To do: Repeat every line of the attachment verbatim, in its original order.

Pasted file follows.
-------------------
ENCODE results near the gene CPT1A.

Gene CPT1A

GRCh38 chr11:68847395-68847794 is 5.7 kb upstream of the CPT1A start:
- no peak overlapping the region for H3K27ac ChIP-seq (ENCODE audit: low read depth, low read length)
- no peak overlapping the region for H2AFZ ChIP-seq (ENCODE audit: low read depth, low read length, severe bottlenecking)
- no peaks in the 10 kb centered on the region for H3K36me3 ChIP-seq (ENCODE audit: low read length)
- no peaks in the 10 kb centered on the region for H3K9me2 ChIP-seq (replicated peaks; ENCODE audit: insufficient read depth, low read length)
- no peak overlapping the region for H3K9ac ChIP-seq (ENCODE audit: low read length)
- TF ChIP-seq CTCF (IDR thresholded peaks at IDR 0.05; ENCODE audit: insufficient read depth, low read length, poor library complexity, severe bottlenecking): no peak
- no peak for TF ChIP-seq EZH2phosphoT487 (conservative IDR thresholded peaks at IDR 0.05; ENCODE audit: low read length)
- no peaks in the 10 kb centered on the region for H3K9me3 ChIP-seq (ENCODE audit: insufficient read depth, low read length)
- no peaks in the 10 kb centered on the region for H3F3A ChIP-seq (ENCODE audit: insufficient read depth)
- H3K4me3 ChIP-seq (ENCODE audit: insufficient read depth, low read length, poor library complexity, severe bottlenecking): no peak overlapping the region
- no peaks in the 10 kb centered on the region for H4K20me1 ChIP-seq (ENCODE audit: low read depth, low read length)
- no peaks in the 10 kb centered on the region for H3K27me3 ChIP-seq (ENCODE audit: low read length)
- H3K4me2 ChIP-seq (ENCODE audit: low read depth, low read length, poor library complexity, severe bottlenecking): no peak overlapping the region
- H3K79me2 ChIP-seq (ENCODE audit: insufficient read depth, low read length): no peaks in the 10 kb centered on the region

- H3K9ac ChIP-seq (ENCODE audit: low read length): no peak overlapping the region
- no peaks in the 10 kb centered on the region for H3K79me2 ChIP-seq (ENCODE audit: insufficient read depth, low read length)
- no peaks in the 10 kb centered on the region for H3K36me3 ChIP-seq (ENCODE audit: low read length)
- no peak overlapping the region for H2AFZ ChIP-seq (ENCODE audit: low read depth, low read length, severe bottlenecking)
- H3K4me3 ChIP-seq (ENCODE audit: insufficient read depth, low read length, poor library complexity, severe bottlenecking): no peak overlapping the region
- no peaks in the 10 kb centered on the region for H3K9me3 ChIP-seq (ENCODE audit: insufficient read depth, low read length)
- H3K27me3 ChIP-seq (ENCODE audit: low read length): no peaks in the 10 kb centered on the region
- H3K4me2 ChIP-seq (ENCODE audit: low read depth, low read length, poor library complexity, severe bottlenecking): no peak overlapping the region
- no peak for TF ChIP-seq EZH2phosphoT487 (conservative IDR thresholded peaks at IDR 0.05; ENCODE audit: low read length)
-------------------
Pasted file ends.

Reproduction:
ENCODE results near the gene CPT1A.

Gene CPT1A

GRCh38 chr11:68847395-68847794 is 5.7 kb upstream of the CPT1A start:
- no peak overlapping the region for H3K27ac ChIP-seq (ENCODE audit: low read depth, low read length)
- no peak overlapping the region for H2AFZ ChIP-seq (ENCODE audit: low read depth, low read length, severe bottlenecking)
- no peaks in the 10 kb centered on the region for H3K36me3 ChIP-seq (ENCODE audit: low read length)
- no peaks in the 10 kb centered on the region for H3K9me2 ChIP-seq (replicated peaks; ENCODE audit: insufficient read depth, low read length)
- no peak overlapping the region for H3K9ac ChIP-seq (ENCODE audit: low read length)
- TF ChIP-seq CTCF (IDR thresholded peaks at IDR 0.05; ENCODE audit: insufficient read depth, low read length, poor library complexity, severe bottlenecking): no peak
- no peak for TF ChIP-seq EZH2phosphoT487 (conservative IDR thresholded peaks at IDR 0.05; ENCODE audit: low read length)
- no peaks in the 10 kb centered on the region for H3K9me3 ChIP-seq (ENCODE audit: insufficient read depth, low read length)
- no peaks in the 10 kb centered on the region for H3F3A ChIP-seq (ENCODE audit: insufficient read depth)
- H3K4me3 ChIP-seq (ENCODE audit: insufficient read depth, low read length, poor library complexity, severe bottlenecking): no peak overlapping the region
- no peaks in the 10 kb centered on the region for H4K20me1 ChIP-seq (ENCODE audit: low read depth, low read length)
- no peaks in the 10 kb centered on the region for H3K27me3 ChIP-seq (ENCODE audit: low read length)
- H3K4me2 ChIP-seq (ENCODE audit: low read depth, low read length, poor library complexity, severe bottlenecking): no peak overlapping the region
- H3K79me2 ChIP-seq (ENCODE audit: insufficient read depth, low read length): no peaks in the 10 kb centered on the region

- H3K9ac ChIP-seq (ENCODE audit: low read length): no peak overlapping the region
- no peaks in the 10 kb centered on the region for H3K79me2 ChIP-seq (ENCODE audit: insufficient read depth, low read length)
- no peaks in the 10 kb centered on the region for H3K36me3 ChIP-seq (ENCODE audit: low read length)
- no peak overlapping the region for H2AFZ ChIP-seq (ENCODE audit: low read depth, low read length, severe bottlenecking)
- H3K4me3 ChIP-seq (ENCODE audit: insufficient read depth, low read length, poor library complexity, severe bottlenecking): no peak overlapping the region
- no peaks in the 10 kb centered on the region for H3K9me3 ChIP-seq (ENCODE audit: insufficient read depth, low read length)
- H3K27me3 ChIP-seq (ENCODE audit: low read length): no peaks in the 10 kb centered on the region
- H3K4me2 ChIP-seq (ENCODE audit: low read depth, low read length, poor library complexity, severe bottlenecking): no peak overlapping the region
- no peak for TF ChIP-seq EZH2phosphoT487 (conservative IDR thresholded peaks at IDR 0.05; ENCODE audit: low read length)